FIRESCAPE GENOMICS: predicting plant responses to changing fire regimes
The role of fire in historical plant evolution is well understood but there is little knowledge of how species will adapt to the unprecedented changes in fire regimes which are occurring globally.
There is ample evidence that invasive plant species can rapidly adapt to new environments but no studies have yet examined rapid evolution of fire-adaptive traits (e.g. fire-stimulated germination) in invasive species. This is surprising considering that invasive species can alter fire regimes when they change fuel properties and when fire promotes their establishment and growth. The result is a positive ecological feedback, whereby the invasion process accelerates and fire frequency and/or intensity increases, sometimes beyond the level where native vegetation can recover. But do adaptive changes contribute to these feedbacks?
We are investigating if adaptation in invasive species can reinforce changes in fire regimes by increasing the persistence of fire-tolerant or fire-promoting lineages.
Results should help us understand how plant species will adapt to the increases in fire frequency that are occurring around the world with climate change. It should also help us understand if rapid evolution contributes to the fire-vegetation feedback that often occurs with plant invasion.
plant species have been introduced into Australia where fire frequency exceeds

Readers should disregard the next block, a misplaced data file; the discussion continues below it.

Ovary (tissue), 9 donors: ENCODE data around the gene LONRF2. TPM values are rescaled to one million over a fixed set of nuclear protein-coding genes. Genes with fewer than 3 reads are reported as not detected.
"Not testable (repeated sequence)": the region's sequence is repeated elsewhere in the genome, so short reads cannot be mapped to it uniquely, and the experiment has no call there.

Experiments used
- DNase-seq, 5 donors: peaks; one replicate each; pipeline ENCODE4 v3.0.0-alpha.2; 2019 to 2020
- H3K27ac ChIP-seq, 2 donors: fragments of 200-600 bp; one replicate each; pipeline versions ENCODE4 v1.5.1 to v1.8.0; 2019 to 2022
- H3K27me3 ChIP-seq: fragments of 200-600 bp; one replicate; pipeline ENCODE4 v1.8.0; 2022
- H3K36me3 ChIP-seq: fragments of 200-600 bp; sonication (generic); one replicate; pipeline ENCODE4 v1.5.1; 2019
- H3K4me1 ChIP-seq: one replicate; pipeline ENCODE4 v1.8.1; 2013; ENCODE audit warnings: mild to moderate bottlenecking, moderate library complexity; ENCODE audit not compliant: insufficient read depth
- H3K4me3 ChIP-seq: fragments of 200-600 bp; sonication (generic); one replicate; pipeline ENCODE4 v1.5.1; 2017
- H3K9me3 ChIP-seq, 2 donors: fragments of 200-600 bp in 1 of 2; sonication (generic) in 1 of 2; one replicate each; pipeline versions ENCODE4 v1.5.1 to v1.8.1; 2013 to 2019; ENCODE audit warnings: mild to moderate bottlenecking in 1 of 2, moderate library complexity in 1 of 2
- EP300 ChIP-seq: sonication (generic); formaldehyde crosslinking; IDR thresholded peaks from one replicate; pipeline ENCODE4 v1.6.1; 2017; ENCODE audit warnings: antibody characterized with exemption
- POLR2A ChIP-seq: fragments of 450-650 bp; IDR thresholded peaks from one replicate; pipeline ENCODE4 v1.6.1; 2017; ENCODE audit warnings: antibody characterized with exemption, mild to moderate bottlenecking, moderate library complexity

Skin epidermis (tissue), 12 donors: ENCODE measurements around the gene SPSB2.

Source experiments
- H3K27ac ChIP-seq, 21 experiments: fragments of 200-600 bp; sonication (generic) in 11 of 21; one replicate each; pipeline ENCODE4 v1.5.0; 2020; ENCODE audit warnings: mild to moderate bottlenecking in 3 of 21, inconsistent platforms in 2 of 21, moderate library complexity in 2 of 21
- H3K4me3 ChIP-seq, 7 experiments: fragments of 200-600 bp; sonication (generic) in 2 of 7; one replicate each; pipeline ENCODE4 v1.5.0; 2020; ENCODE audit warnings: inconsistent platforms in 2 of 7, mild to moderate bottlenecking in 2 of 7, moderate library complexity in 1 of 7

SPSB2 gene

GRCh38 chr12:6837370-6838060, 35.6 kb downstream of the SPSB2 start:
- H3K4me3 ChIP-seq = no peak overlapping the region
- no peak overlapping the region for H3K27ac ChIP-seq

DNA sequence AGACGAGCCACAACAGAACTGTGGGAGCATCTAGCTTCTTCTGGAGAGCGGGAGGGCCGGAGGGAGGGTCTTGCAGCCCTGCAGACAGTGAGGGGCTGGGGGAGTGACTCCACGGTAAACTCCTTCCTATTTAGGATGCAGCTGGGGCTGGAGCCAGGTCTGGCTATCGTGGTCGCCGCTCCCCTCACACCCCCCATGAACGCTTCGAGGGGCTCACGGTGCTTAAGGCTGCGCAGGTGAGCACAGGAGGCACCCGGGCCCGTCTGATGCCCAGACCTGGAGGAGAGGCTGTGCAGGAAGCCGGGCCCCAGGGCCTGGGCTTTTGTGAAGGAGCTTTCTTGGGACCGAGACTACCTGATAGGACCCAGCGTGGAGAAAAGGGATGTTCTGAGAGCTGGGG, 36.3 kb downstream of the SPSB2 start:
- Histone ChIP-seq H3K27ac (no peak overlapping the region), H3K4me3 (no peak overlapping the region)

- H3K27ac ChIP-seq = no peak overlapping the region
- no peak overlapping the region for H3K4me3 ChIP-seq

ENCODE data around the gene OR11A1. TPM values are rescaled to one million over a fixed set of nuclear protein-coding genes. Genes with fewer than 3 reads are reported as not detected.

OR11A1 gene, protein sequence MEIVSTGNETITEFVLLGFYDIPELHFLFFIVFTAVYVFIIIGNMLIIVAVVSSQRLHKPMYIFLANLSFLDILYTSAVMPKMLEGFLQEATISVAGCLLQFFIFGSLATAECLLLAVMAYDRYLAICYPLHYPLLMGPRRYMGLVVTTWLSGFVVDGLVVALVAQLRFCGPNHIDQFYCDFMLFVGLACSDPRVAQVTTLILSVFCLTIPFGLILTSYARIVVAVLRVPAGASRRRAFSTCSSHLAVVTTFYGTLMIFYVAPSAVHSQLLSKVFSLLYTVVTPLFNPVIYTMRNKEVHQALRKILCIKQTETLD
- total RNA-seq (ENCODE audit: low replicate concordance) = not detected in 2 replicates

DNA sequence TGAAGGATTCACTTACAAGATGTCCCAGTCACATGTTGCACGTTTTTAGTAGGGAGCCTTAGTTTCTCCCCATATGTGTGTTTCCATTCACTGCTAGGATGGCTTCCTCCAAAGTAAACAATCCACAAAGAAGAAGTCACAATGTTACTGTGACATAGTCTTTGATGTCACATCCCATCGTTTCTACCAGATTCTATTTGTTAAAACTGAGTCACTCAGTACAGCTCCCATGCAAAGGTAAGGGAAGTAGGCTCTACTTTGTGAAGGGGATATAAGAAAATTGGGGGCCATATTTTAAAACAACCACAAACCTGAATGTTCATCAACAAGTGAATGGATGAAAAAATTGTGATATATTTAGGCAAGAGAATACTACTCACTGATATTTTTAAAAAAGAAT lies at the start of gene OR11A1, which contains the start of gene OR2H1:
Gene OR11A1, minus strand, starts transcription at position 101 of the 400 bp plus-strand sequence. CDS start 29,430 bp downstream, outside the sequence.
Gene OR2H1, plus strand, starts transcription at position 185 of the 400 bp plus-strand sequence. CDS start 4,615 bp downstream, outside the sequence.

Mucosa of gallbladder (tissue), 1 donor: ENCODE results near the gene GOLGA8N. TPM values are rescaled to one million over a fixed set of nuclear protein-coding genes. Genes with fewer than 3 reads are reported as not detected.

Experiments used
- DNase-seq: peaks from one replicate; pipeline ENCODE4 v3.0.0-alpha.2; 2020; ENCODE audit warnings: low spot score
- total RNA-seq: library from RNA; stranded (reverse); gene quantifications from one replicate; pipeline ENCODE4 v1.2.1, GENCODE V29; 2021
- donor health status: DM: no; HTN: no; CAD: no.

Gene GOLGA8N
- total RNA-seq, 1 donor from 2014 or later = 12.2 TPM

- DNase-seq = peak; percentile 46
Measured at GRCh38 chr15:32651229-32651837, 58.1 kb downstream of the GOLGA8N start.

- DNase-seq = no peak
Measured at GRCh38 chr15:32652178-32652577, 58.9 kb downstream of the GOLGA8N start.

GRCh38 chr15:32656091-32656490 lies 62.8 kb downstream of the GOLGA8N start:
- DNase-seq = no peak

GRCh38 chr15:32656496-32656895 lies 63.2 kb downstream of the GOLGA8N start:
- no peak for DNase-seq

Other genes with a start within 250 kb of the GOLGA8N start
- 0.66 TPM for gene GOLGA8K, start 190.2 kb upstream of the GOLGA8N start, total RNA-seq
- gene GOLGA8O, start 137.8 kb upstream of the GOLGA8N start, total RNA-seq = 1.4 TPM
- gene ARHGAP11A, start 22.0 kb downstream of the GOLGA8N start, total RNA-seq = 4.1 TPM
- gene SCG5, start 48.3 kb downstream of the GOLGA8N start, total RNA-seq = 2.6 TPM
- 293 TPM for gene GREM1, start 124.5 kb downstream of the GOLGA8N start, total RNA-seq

levels found in their native range (i.e. 3 vs > 6 wildfires in the past 100
years). This presents a unique opportunity to predict how ecosystems will
respond to increases in fire frequency that are occurring in Europe under
climate change. We are
capitalising on this opportunity to investigate the phenotypic and genomic basis
underlying adaptation to changing fire regimes in two European plant species: Scotch Broom (Cytisus scoparius (L.) Link, Fabaceae) and St John’s wort (Hypericum perforatum L., Clusiaceae).
Study overview and predicted responses
(A) Distribution of the target species and proposed sampling regions in Europe. (B) Sites already sampled across fire frequency gradients in Australia. (C) The germination response to experimentally induced fire-cues (heat and smoke) is expected to be greater in the invasive (I) than the native (N) range, reflecting adaptation to greater fire frequency. A stronger response is expected in Hypericum perforatum than Cytisus scoparius as it is not common in fire-prone regions of its native range and is thus not pre-adapted to fire. (D) Genomic variation, shown as Principal Coordinates, is expected to be related to origin and fire history, with potential for invasive populations to form genotypes not seen in their native range